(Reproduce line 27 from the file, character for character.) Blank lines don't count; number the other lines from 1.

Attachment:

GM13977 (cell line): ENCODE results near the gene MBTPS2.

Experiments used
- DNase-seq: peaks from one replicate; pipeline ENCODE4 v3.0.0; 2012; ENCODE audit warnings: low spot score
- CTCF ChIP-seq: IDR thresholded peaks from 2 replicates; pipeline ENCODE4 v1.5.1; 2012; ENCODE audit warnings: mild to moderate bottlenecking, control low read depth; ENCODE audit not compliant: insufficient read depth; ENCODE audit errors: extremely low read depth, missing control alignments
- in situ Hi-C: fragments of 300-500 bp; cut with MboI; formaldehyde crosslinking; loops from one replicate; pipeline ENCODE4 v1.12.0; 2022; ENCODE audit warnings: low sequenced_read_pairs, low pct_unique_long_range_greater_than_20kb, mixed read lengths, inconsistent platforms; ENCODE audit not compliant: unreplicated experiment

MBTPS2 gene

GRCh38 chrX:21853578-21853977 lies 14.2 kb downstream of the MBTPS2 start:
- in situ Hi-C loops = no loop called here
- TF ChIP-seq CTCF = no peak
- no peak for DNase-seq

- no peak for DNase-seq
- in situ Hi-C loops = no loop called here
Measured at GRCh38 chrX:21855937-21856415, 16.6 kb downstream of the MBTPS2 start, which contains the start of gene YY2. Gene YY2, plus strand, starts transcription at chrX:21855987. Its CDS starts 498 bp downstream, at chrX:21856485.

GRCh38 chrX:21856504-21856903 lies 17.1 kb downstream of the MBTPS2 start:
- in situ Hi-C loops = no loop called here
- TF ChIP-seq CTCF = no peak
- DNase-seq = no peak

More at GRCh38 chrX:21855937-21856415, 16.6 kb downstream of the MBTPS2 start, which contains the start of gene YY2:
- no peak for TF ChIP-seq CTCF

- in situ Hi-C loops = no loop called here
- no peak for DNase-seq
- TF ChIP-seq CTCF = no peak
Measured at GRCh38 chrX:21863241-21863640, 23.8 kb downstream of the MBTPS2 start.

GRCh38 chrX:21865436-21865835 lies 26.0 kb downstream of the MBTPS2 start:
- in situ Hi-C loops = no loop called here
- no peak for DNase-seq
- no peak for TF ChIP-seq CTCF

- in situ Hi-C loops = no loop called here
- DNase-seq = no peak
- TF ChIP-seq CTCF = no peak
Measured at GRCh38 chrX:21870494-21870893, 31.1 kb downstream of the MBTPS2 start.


- no peak for TF ChIP-seq CTCF